Japan Geoscience Union Meeting 2018

Presentation information

[EJ] Poster

S (Solid Earth Sciences) » S-MP Mineralogy & Petrology

[S-MP37] Deformed rocks, Metamorphic rocks and Tectonics

Mon. May 21, 2018 3:30 PM - 5:00 PM Poster Hall (International Exhibition Hall7, Makuhari Messe)

convener:Yoshihiro Nakamura(Geological Survey of Japan, National Institute of Advanced Industrial Science and Technology), Yumiko Harigane(Geological Survey of Japan, National Institute of Advanced Industrial Science and Technology (AIST))

[SMP37-P07] A comparative study on graphitization process in limestone and pelites at low pressure contact metamorphism

*Itsuki Muramatsu1, Yoshihiro Nakamura2, Madhusoodhan Satish-Kumar3 (1.Graduate School of Science & Technology, Niigata University, 2.Geological Survey of Japan, AIST, 3.Faculty of Science, Niigata University)

Keywords:Graphitization, Carbonaceous material, Micro-Raman spectroscopy, XRD, HRTEM

Graphitization is a process by which amorphous carbonaceous material changes its crystal structure into a graphitic structure during metamorphism. It is known to be very sensitive to temperature, and therefore widely used as an important Raman spectra of carbonaceous material (RSCM) thermometry to clarify the thermal structure in the temperature range of low- to medium-grade metamorphism (e.g. Beyssac et al., 2002; Aoya et al., 2010; Kouketsu et al., 2014). However, in addition to temperature, the chemical reactions associated with graphitization are also related to pressure, time-scale, deformation, catalysis, fluid activity and so on. Also, it is unclear on how the above factors interact with each other, and indeed there are problems in comparing different natural examples with varying geological conditions. In a previous study based on XRD analysis, it was reported that graphitization progress earlier in carbonate rocks rather than pelitic rocks (Wada et al., 1994). This suggests that there might be a difference between the catalytic effect of silicate minerals and the carbonate minerals. However, micro Raman spectroscopy studies could not detect such a difference. Therefore, in this study, we discussed the catalytic effect of coexisting minerals caused by difference of host rock on Raman spectra of CM. We examined the contact metamorphic rocks to obtain the time-scale for heating in natural samples. We used samples of metamorphosed limestones and pelites surrounding the Tono granite and the Tanohata plutonic complex intruded in to the Kitakami Mountains, Iwate prefecture. Carbonaceous materials extracted by HF-HCl treatments were analyzed by XRD and micro Raman spectroscopy. Furthermore, morphology and microstructure observation by SEM and HRTEM were carried out.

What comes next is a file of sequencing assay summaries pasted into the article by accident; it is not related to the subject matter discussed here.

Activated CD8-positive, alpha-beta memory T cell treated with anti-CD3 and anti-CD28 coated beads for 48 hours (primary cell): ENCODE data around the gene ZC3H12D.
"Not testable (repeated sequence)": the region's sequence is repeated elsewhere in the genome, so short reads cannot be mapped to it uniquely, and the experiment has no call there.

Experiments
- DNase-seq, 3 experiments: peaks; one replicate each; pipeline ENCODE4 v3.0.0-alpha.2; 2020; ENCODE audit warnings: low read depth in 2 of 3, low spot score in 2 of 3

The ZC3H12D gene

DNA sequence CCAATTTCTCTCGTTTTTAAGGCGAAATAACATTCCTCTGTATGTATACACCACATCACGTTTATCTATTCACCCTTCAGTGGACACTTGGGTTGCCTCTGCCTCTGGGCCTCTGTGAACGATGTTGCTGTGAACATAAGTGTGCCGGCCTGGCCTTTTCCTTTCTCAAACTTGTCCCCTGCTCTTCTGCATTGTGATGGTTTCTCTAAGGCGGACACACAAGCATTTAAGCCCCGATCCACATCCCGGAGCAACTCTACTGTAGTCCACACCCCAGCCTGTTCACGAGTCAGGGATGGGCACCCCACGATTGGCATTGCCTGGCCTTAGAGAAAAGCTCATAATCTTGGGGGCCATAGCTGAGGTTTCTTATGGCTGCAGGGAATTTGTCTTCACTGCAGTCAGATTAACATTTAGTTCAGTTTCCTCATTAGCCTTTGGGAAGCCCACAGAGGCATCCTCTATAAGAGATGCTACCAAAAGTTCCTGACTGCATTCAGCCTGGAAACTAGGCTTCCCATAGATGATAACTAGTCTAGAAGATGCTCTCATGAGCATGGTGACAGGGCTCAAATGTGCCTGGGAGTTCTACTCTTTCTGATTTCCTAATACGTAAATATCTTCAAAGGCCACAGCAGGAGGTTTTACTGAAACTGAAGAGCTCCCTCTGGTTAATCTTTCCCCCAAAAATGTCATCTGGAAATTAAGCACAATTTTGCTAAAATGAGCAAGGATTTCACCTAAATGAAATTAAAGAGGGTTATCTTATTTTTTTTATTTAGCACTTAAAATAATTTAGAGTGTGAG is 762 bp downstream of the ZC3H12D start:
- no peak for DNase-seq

We estimated the effective activation energy of about 280 kJ / mol for Tono samples and about 300 kJ / mol for Tanohata samples, based on Nakamura et al. (2017) model. These values are considerably lower than the activation energy of graphitization reported in previous studies. It can be deduced that actual activation energies for natural graphitization in contact metamorphism could be lower than that was estimated here due to the influence of H2O activity and/or catalysis. Samples in the temperature range from 350 to 420 °C have bimodal exothermal peaks and reflections in both DTA-TG and XRD, respectively. This suggests that CMs with different crystallinity are mixed in the sample. Therefore, graphitization at low pressure contact metamorphism is an extremely heterogeneous process. In particular, CM in limestone tends to have higher heterogeneity, and each parameter obtained by micro-Raman spectroscopy also has larger error. CM in limestone has large value of d002 spacing, FWHM, and lattice distortion (εC) in the low temperature side, and the value decreased sharply as temperature increased. When observing such a heterogeneous sample with HRTEM, the CM in the limestone had a unique microstructure in which the amorphous core was covered with a thick graphene sheet. It is thought that this unique microstructure was generated by the reaction between carbonate and CM.

These results suggest that the graphitization of CM in limestone progress rapidly when accelerated by the catalytic effect of coexisting carbonate minerals. Since this process increases error of Raman spectra measurements, it is necessary to take into account the host rock effect in order to accurately estimate metamorphic temperature using RSCM thermometry.


Aoya et al., 2010, Journal of Metamorphic Geology, 28, 895-914; Beyssac et al., 2002, Journal of Metamorphic Geology, 20, 859-871; Kouketsu et al., 2014, Island Arc, 23, 33–50; Nakamura et al., 2017, American Mineralogist, 102, 135–148; Wada et al., 1994, Contributions to Mineralogy and Petrology, 118, 217-228.